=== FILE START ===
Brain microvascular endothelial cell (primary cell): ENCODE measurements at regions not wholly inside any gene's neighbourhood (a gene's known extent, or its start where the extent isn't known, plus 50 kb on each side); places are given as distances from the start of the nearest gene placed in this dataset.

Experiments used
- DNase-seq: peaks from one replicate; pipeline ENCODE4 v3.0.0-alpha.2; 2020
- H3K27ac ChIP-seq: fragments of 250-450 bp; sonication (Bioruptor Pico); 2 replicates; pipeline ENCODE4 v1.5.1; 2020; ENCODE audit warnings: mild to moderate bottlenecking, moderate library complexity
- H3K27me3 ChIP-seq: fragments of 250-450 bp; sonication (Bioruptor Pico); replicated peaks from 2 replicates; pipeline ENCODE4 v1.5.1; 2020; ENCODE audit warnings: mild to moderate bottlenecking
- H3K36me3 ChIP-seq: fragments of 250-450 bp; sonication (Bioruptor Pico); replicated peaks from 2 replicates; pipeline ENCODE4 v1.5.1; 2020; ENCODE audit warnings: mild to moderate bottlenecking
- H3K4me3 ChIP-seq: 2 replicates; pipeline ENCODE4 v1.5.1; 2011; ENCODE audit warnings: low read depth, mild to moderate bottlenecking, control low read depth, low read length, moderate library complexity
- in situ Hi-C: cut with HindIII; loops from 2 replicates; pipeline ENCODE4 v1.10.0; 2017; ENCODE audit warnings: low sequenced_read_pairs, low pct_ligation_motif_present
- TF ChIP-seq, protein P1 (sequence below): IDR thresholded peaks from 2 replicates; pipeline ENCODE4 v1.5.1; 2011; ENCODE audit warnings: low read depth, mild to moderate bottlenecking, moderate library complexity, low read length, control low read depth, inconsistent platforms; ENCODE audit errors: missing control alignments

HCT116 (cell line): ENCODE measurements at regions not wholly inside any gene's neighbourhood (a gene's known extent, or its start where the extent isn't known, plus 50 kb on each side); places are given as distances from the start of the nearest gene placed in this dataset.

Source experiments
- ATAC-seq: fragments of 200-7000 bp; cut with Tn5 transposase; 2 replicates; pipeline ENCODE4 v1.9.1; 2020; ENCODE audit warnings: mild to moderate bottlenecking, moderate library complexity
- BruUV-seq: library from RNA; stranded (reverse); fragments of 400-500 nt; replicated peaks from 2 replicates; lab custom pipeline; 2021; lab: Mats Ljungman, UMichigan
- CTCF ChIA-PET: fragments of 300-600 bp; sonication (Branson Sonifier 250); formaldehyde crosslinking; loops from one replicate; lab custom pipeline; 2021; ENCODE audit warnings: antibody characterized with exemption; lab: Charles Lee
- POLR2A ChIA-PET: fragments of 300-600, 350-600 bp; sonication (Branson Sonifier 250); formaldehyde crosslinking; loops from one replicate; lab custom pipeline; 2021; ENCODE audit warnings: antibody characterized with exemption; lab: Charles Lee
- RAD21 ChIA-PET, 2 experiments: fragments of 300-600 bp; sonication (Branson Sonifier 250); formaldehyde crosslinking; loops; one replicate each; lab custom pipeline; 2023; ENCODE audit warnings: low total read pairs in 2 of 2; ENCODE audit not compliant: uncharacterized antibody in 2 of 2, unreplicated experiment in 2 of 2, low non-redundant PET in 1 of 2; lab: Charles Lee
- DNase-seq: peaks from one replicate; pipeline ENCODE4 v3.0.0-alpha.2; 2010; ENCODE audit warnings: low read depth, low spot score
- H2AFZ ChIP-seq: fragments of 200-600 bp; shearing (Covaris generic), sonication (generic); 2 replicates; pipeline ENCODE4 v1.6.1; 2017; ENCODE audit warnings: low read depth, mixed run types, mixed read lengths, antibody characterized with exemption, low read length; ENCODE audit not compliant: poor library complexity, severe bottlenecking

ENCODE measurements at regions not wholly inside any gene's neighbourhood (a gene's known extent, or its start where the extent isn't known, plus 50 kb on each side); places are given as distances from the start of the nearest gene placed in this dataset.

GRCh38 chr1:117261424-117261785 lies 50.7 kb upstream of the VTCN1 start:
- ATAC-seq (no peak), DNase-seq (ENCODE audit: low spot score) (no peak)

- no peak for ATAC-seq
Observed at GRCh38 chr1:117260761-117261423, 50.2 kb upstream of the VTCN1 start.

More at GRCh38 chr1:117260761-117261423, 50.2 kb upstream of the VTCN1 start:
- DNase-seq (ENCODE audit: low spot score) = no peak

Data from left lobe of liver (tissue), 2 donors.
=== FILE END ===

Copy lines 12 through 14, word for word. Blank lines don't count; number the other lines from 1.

- ATAC-seq: fragments of 200-7000 bp; cut with Tn5 transposase; 2 replicates; pipeline ENCODE4 v1.9.1; 2020; ENCODE audit warnings: mild to moderate bottlenecking, moderate library complexity
- BruUV-seq: library from RNA; stranded (reverse); fragments of 400-500 nt; replicated peaks from 2 replicates; lab custom pipeline; 2021; lab: Mats Ljungman, UMichigan
- CTCF ChIA-PET: fragments of 300-600 bp; sonication (Branson Sonifier 250); formaldehyde crosslinking; loops from one replicate; lab custom pipeline; 2021; ENCODE audit warnings: antibody characterized with exemption; lab: Charles Lee